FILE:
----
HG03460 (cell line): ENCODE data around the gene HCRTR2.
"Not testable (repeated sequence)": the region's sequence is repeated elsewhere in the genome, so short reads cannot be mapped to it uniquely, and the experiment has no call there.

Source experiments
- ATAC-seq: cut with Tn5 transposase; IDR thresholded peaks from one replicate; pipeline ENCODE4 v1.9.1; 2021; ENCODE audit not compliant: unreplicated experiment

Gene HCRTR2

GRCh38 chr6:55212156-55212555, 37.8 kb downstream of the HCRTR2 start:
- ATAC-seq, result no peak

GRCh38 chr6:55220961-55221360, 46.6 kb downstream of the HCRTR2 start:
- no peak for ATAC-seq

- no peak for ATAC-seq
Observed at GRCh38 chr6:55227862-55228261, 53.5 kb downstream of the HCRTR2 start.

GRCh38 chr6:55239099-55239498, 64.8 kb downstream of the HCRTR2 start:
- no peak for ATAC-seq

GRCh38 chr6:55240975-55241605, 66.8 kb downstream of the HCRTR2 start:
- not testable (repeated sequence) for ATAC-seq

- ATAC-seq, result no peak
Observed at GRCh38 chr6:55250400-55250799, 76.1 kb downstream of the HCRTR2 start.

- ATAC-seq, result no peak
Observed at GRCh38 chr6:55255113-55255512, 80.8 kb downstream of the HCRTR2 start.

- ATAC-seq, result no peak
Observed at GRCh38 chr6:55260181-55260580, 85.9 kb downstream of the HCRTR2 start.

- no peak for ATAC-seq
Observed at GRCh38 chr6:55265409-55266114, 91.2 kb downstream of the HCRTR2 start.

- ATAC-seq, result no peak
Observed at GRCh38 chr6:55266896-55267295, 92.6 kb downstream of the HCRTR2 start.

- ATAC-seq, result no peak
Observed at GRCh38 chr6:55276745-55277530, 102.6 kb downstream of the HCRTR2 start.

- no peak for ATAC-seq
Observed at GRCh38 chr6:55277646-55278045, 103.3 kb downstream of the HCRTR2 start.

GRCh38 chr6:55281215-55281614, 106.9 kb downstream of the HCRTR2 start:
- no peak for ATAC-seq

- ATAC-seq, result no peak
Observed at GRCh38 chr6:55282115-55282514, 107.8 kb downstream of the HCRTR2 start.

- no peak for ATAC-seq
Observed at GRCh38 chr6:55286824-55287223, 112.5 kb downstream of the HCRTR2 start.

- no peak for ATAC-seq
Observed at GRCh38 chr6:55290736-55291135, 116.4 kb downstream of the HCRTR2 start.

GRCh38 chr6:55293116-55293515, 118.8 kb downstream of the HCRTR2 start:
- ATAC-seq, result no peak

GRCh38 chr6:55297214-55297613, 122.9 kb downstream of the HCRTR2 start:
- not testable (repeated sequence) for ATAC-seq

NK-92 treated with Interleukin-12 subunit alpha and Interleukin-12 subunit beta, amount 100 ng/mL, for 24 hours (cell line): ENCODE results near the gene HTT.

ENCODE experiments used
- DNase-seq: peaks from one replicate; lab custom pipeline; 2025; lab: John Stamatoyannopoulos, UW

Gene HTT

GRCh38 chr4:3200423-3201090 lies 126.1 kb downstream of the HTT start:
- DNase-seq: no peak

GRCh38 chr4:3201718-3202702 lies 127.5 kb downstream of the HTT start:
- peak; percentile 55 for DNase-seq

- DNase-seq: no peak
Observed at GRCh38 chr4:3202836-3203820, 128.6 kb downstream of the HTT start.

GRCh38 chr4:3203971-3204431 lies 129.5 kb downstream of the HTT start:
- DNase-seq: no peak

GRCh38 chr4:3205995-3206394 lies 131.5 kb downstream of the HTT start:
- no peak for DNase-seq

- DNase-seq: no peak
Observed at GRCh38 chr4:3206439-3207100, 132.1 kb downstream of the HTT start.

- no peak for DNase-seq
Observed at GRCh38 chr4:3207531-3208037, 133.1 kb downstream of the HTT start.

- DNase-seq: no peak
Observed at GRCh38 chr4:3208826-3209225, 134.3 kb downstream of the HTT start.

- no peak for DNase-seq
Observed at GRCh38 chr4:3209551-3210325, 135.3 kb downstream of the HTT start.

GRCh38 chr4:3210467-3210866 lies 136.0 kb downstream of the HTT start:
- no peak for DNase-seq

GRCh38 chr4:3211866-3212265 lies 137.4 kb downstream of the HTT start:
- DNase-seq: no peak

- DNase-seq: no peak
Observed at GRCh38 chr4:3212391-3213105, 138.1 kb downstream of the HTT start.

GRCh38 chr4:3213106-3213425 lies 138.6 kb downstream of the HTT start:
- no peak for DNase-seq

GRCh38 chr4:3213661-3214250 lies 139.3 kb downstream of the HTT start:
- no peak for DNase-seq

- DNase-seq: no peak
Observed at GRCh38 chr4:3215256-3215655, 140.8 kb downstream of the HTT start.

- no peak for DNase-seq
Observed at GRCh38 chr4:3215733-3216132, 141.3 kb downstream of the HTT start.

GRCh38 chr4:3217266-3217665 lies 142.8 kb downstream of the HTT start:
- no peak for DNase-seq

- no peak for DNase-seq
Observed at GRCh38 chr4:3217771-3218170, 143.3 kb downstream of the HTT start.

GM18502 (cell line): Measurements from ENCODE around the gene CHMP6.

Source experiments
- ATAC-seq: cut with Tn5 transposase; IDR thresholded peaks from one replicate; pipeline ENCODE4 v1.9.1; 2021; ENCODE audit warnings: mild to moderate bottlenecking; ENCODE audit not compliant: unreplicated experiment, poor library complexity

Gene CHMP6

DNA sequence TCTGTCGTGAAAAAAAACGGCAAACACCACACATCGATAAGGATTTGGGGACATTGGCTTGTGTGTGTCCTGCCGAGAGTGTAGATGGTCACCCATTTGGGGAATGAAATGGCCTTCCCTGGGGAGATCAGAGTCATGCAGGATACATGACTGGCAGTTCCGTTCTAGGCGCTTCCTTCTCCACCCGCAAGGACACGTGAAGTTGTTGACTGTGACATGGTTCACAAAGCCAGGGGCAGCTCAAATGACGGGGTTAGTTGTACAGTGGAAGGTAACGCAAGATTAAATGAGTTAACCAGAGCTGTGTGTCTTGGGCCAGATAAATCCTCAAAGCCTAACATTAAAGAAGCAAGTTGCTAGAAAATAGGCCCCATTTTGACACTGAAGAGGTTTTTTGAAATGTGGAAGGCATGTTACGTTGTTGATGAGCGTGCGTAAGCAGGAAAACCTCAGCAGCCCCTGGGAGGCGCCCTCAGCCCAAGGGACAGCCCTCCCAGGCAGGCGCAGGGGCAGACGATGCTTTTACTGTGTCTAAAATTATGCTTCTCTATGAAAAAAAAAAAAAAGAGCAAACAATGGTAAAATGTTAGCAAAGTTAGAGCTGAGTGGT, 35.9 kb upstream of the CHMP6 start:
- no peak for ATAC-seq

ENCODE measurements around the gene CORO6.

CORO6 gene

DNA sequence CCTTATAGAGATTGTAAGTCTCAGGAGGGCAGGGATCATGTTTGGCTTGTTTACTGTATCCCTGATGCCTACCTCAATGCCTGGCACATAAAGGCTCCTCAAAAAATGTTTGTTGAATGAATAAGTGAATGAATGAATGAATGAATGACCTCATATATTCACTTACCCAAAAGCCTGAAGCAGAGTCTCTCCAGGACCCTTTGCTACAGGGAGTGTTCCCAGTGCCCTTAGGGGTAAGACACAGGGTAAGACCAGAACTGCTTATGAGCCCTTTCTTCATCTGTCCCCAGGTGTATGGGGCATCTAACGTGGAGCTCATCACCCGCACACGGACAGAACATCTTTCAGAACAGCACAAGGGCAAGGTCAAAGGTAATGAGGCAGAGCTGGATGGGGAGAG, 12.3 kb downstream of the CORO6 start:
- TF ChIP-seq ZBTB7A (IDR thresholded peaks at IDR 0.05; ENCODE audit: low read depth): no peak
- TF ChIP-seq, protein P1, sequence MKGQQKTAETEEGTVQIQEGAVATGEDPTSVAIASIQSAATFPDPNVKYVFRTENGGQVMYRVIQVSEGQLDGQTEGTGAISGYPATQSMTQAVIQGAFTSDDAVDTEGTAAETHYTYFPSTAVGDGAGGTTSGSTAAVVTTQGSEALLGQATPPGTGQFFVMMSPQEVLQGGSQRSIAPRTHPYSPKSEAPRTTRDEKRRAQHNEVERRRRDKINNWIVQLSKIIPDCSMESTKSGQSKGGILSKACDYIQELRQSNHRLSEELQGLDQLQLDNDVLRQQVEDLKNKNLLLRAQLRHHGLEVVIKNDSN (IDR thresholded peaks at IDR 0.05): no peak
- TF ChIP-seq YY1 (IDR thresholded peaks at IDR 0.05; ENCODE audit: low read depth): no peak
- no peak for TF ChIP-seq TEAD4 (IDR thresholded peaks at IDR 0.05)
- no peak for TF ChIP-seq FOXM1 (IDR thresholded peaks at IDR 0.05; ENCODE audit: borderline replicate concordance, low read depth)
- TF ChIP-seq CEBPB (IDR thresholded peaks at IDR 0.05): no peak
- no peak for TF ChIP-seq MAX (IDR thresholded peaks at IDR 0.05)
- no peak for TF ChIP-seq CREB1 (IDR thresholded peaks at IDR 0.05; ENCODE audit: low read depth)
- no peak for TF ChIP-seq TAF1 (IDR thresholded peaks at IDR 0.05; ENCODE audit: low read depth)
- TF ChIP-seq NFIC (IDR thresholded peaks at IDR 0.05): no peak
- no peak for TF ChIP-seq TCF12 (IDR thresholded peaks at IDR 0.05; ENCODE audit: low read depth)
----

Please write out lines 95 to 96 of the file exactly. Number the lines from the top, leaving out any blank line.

- no peak for TF ChIP-seq FOXM1 (IDR thresholded peaks at IDR 0.05; ENCODE audit: borderline replicate concordance, low read depth)
- TF ChIP-seq CEBPB (IDR thresholded peaks at IDR 0.05): no peak